The processing of refugees in the United States has practically come to a stop now that the easy-to-handle ones with gold hoards or good connections have been dealt with. Officials responsible for the resettlement of refugees acknowledge that most job offers seemed to be from people looking for live-in maids or chauffeurs at little if any salary. “They want cheap labor,” said one official. “When you start pressing them, they say, ‘Pocket money,’ what I would call slave wages.”
The director of another agency said that of the 300 offers of sponsorship his organization had received, “a lot of them are from nuts or perverts or people who want cheap labor.”
Washington’s security checks are also holding up the processing. The files of the FBI, the CIA, the Pentagon, the State Department, the Immigration and Naturalization Service, and the Drug Enforcement Administration must each be searched for what one official called “derogatory information” about every refugee seeking asylum.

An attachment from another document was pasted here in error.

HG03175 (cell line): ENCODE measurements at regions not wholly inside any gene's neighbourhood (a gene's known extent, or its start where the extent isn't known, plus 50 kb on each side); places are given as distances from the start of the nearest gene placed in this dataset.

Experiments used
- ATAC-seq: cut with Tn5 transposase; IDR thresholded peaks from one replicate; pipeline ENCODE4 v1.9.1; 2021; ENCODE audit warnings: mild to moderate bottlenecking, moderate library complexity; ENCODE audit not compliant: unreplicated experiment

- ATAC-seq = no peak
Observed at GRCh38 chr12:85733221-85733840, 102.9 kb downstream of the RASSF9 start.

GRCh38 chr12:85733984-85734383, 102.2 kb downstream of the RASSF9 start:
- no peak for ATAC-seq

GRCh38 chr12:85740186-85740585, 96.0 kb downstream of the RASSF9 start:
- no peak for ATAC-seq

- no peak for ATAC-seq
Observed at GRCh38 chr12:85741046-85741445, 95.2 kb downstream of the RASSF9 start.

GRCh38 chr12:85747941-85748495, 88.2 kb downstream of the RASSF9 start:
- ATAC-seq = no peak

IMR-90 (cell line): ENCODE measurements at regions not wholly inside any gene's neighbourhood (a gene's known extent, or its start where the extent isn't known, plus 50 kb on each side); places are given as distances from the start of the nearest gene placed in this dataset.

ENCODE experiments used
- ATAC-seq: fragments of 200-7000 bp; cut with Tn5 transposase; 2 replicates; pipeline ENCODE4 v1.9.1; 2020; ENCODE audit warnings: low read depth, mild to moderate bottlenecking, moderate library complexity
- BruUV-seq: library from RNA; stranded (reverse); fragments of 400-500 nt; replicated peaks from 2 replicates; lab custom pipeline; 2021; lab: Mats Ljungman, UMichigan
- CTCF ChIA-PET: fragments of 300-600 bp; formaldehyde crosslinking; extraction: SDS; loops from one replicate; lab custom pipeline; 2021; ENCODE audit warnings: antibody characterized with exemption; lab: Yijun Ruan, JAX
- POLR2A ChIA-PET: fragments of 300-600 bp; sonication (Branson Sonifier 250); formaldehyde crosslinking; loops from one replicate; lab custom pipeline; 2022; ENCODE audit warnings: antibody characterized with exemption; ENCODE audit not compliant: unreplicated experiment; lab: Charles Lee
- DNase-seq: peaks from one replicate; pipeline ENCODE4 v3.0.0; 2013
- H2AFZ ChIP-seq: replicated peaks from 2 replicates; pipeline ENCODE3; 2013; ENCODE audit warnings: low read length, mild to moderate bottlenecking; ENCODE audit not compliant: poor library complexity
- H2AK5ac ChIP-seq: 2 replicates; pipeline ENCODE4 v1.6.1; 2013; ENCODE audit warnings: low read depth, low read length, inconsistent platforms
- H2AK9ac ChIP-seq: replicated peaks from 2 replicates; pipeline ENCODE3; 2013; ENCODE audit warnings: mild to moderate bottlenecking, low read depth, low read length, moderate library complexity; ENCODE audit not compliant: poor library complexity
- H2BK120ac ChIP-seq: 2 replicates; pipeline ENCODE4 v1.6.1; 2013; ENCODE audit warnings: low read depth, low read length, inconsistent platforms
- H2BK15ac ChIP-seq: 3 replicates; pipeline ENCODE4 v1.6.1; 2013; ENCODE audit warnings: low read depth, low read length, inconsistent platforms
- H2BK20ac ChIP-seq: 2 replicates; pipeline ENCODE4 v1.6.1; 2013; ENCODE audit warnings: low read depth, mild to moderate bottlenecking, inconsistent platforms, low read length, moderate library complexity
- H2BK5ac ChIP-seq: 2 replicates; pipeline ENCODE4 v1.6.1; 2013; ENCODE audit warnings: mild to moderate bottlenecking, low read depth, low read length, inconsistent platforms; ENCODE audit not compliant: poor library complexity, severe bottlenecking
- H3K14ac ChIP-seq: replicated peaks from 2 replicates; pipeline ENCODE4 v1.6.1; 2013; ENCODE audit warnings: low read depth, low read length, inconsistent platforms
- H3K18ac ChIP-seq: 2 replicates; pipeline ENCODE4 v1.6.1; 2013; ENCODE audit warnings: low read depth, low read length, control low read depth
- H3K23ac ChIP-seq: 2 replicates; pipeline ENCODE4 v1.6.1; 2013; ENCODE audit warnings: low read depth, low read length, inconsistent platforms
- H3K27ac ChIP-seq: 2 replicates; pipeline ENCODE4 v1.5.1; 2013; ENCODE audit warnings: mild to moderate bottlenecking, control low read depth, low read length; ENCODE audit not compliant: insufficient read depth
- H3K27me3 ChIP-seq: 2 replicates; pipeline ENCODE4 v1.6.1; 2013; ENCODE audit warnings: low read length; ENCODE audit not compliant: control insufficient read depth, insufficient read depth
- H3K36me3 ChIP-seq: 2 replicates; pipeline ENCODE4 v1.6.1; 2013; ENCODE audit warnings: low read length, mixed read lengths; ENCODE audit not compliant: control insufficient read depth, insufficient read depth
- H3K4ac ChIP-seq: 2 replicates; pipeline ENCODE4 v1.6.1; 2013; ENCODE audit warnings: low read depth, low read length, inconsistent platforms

John Eisenhower, the chairman of Ford’s advisory committee on refugees, said May 23 that many of the refugees in the United States may have to spend the rest of their lives in the camps because of security and literacy problems.
So far Washington has stalled on the requests by refugees who want to be repatriated. Returning them to Vietnam is “difficult,” said the director of Ford’s task force May 22, because of the “obstreperous attitude” of the PRG. But the revolutionary government announced May 11 that it would even provide the transportation for those who wished to return.
At Fort Chaffee in Arkansas, 107 refugees said they would hold a protest demonstration unless Washington arranged for their return to Vietnam by May 29.
“If the U.S. government does not do us the favor of taking us back, we will have a small demonstration,” said a spokesman for the group May 23. “We will go on the streets and ask that we be taken back.”